Photography, Retouching, and Life. 

The free-writing platform of Pratik Naik. A mix of curated content and personal writings. 

Imposter Syndrome Might Be Where Your Self Doubt Comes From

Imposter Syndrome Might Be Where Your Self Doubt Comes From

 Photo by  Alex Iby

Photo by Alex Iby

(Via TED-ED)

I don’t deserve to be writing this because there are more capable people who can speak more eloquently than I can that can deliver this message to you.

This is exact thought that went through my head as I was writing this blog post because I’m not the best writer. It took 10 minutes just to figure out to start and I often make mistakes even after proofreading. I try twice as hard to convey my thoughts, so why should you be reading this?

In simple terms, an effect of imposter syndrome is when no matter how good your work actually is, you will always feel like you don’t deserve the praise and accomplishments that come your way. You will doubt yourself for everything you put out. In some people, it’s such a serious issue that it prevents them from progressing forward at all. Some people have even left the industry over it because they never got over feeling like they weren’t good enough. It’s a illogical sense of insecurity that has no real basis behind it.

What makes it even worse is that most people often suffer in silence, only coming out in private to specific individuals. I know people close to me in my life that feel this way and it brings them to a point of extreme stress. They feel like frauds no matter how talented they are. They feel other people are just as skilled and they don’t deserve what they’ve received. It gets even worse when they become more noticed than others, it can even lead to breakdowns and outright conflict with themselves.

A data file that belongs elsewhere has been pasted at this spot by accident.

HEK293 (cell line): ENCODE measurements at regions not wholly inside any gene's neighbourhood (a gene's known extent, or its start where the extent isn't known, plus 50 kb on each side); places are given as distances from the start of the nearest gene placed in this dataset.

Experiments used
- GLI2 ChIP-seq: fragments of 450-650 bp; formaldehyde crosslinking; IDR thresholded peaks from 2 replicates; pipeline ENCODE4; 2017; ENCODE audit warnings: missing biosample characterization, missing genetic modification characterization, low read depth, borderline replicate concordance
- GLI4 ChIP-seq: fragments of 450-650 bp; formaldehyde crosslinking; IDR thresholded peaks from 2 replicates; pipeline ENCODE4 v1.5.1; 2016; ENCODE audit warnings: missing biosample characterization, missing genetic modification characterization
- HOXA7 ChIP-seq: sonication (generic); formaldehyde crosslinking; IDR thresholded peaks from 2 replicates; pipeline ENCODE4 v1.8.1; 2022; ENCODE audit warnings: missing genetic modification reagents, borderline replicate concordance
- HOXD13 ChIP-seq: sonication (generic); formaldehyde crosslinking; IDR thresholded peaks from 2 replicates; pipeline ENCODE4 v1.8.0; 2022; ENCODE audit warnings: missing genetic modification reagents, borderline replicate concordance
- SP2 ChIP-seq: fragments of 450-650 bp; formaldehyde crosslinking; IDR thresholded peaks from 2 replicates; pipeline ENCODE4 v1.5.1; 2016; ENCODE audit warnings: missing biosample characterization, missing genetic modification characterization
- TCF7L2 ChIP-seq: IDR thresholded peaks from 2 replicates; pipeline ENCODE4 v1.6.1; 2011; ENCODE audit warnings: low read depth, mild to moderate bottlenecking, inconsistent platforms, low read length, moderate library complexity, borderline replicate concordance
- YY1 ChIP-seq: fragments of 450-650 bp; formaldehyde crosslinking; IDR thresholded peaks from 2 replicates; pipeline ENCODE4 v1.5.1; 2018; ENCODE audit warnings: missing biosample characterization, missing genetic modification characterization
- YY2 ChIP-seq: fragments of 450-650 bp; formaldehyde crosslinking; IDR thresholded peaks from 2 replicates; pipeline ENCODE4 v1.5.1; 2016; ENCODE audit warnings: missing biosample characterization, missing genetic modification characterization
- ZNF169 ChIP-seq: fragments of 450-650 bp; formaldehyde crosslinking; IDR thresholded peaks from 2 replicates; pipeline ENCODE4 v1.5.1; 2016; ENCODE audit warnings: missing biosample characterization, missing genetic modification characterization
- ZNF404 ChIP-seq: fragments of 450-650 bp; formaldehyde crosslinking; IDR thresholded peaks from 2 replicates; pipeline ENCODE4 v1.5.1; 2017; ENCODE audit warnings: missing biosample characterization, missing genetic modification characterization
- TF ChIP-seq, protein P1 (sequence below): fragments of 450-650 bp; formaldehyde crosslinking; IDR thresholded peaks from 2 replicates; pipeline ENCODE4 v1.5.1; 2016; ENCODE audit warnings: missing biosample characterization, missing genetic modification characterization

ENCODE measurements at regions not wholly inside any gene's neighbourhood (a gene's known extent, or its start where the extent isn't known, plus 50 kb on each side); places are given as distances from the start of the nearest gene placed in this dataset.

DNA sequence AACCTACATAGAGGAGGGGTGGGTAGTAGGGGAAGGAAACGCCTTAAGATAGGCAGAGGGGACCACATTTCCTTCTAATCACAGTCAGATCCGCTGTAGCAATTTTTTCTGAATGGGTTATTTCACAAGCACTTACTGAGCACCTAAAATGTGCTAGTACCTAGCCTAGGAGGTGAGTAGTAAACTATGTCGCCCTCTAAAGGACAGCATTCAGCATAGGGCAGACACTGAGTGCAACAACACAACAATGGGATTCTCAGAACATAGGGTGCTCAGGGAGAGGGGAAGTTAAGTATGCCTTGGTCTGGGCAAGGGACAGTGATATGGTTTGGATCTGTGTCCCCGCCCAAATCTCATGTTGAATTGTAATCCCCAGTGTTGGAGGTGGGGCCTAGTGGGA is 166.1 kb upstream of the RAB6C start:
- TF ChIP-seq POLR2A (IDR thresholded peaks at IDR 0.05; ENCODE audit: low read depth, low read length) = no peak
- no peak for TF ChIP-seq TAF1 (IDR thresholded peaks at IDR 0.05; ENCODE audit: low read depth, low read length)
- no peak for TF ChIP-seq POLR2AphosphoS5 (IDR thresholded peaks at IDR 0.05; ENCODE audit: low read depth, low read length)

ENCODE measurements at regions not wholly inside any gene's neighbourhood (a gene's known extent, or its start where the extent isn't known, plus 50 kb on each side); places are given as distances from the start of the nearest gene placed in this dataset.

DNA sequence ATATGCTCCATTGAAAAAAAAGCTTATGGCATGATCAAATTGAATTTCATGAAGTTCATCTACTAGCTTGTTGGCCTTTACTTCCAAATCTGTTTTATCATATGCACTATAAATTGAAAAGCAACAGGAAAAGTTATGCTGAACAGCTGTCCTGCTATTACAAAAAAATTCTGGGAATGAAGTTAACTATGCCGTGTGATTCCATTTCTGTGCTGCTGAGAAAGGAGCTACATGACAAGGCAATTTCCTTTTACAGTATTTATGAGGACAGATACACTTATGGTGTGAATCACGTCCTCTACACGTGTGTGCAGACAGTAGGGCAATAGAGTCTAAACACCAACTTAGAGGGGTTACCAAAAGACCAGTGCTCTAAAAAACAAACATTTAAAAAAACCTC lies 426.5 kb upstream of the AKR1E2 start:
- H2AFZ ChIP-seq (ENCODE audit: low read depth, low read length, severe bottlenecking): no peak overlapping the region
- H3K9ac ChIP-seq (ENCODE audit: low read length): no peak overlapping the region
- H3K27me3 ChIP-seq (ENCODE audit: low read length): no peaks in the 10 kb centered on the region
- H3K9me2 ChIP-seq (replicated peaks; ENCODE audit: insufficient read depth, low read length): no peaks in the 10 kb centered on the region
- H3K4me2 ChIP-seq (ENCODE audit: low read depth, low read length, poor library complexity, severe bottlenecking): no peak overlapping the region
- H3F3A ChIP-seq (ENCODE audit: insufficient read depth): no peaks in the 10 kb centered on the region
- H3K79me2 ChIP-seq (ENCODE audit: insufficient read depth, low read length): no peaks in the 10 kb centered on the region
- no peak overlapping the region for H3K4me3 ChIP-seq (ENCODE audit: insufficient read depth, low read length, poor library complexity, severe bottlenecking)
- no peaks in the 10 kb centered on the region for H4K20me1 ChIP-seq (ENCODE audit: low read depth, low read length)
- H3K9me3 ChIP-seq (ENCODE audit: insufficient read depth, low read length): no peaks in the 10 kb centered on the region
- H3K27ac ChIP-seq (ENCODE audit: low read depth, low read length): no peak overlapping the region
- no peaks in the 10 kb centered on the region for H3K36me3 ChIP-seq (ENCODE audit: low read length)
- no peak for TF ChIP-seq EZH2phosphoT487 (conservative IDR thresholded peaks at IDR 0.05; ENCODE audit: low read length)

Watching platforms like Instagram Stories can lead to the frustration of it. To put it in photography terms, seeing the final edit of someone’s life doesn’t give you an insight into all the non-selects.

The loophole is that no matter what feedback they hear about their work, it doesn’t help. Positive feedback goes on deaf ears and negative feedback affirms the doubts in their heads.

If you’ve had similar thoughts with your own work, then you might have imposter syndrome.

The main thing we can do is talk about it. And that is exactly why I am here to talk about it. Even though I suffer from it as well and stop myself from putting myself out there as much as I know I can, I want to open up this dialogue to let you know that you don’t have to feel this way alone. You deserve the praise your work gets, and that the voice of doubt is not based in actual fact.

 

Online Trolls

This also leads me to theory I have about people who go out of their way to really bring others down online. It’s inverse imposter syndrome. In essence, if their work isn’t getting the praise they think it deserves, no one else should receive it either and they will go out of their way to tear them down.

This vile behavior is especially dangerous to people who suffer with imposter syndrome as it weakens their moral and feeds the illogical mind even further.

 

It’s Normal. Let’s talk about this!

If this article summed up what you’ve been feeling, please know it’s completely normal. Now that you’ve identified this, I want you to talk to other creatives about this and see who else feels this way. Take the first step and be the change you want to see in yourself and others. Let’s open the dialogue so we can all feel a little more comfortable being in a space where sharing our work and accolades can feel positive by just knowing we’re not alone.

 

 

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